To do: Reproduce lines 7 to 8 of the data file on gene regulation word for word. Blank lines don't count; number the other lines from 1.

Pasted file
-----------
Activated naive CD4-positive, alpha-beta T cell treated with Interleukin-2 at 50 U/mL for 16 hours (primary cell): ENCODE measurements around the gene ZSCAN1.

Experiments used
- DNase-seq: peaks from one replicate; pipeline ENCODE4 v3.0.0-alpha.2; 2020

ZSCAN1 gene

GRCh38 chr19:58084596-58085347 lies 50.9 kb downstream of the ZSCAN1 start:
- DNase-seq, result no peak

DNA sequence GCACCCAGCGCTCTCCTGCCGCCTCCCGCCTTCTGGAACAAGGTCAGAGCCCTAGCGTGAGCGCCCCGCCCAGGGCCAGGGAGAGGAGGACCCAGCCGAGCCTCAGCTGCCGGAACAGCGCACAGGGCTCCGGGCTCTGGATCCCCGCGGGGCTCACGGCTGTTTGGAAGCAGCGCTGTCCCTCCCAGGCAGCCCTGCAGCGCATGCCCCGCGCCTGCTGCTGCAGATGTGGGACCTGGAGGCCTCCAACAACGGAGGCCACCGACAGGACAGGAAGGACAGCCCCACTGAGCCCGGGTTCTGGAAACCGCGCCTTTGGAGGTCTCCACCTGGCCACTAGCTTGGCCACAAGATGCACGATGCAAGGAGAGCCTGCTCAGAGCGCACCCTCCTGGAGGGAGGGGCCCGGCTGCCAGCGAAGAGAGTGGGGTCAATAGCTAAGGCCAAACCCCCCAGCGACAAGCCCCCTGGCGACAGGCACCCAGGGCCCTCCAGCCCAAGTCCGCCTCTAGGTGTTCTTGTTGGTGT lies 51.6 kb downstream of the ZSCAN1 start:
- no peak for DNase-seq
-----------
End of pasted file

DNA sequence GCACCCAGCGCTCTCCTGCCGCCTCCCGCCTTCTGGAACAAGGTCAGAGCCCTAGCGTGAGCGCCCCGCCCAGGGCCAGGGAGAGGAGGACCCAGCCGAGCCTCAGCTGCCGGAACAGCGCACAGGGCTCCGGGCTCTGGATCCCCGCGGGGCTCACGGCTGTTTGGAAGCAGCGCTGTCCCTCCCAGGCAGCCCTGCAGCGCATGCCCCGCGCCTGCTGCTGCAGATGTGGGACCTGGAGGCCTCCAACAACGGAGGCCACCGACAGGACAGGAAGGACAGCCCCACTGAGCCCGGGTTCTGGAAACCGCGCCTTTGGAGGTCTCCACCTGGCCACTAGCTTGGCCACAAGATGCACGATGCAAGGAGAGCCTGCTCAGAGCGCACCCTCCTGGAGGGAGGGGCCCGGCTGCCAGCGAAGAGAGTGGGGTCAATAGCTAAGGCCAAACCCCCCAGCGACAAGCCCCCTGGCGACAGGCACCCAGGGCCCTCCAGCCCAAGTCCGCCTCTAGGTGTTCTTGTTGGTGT lies 51.6 kb downstream of the ZSCAN1 start:
- no peak for DNase-seq